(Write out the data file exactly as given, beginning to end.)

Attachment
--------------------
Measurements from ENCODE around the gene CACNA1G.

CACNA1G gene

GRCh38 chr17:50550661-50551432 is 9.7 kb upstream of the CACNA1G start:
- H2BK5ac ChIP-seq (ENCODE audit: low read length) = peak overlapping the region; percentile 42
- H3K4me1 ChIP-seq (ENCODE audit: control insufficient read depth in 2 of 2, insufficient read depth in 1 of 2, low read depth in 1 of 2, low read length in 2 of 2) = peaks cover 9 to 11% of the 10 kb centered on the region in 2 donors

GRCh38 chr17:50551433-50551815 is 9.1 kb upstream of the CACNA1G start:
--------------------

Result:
Measurements from ENCODE around the gene CACNA1G.

CACNA1G gene

GRCh38 chr17:50550661-50551432 is 9.7 kb upstream of the CACNA1G start:
- H2BK5ac ChIP-seq (ENCODE audit: low read length) = peak overlapping the region; percentile 42
- H3K4me1 ChIP-seq (ENCODE audit: control insufficient read depth in 2 of 2, insufficient read depth in 1 of 2, low read depth in 1 of 2, low read length in 2 of 2) = peaks cover 9 to 11% of the 10 kb centered on the region in 2 donors

GRCh38 chr17:50551433-50551815 is 9.1 kb upstream of the CACNA1G start: